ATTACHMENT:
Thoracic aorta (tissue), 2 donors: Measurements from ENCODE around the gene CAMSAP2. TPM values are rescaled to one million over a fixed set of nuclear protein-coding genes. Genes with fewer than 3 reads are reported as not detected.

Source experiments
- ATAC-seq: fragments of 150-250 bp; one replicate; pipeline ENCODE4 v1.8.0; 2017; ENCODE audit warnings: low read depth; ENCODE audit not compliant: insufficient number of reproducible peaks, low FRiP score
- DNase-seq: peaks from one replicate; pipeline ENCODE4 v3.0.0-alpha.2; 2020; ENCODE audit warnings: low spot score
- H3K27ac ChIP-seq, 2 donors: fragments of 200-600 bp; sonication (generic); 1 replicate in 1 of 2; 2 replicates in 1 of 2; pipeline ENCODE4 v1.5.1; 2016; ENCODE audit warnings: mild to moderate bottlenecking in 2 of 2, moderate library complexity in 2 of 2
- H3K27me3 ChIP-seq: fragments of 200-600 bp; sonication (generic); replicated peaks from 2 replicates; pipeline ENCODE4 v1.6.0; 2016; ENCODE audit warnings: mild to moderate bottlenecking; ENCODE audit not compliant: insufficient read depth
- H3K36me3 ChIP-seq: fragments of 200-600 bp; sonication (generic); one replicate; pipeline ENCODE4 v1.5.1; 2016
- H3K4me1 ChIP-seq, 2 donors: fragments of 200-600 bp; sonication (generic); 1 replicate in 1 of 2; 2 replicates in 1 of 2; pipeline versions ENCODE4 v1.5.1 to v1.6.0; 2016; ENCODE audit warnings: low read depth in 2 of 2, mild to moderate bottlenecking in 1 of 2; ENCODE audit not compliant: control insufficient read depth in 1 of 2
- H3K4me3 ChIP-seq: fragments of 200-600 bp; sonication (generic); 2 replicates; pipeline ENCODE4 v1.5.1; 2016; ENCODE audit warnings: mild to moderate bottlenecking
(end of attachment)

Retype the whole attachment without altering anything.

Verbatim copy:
Thoracic aorta (tissue), 2 donors: Measurements from ENCODE around the gene CAMSAP2. TPM values are rescaled to one million over a fixed set of nuclear protein-coding genes. Genes with fewer than 3 reads are reported as not detected.

Source experiments
- ATAC-seq: fragments of 150-250 bp; one replicate; pipeline ENCODE4 v1.8.0; 2017; ENCODE audit warnings: low read depth; ENCODE audit not compliant: insufficient number of reproducible peaks, low FRiP score
- DNase-seq: peaks from one replicate; pipeline ENCODE4 v3.0.0-alpha.2; 2020; ENCODE audit warnings: low spot score
- H3K27ac ChIP-seq, 2 donors: fragments of 200-600 bp; sonication (generic); 1 replicate in 1 of 2; 2 replicates in 1 of 2; pipeline ENCODE4 v1.5.1; 2016; ENCODE audit warnings: mild to moderate bottlenecking in 2 of 2, moderate library complexity in 2 of 2
- H3K27me3 ChIP-seq: fragments of 200-600 bp; sonication (generic); replicated peaks from 2 replicates; pipeline ENCODE4 v1.6.0; 2016; ENCODE audit warnings: mild to moderate bottlenecking; ENCODE audit not compliant: insufficient read depth
- H3K36me3 ChIP-seq: fragments of 200-600 bp; sonication (generic); one replicate; pipeline ENCODE4 v1.5.1; 2016
- H3K4me1 ChIP-seq, 2 donors: fragments of 200-600 bp; sonication (generic); 1 replicate in 1 of 2; 2 replicates in 1 of 2; pipeline versions ENCODE4 v1.5.1 to v1.6.0; 2016; ENCODE audit warnings: low read depth in 2 of 2, mild to moderate bottlenecking in 1 of 2; ENCODE audit not compliant: control insufficient read depth in 1 of 2
- H3K4me3 ChIP-seq: fragments of 200-600 bp; sonication (generic); 2 replicates; pipeline ENCODE4 v1.5.1; 2016; ENCODE audit warnings: mild to moderate bottlenecking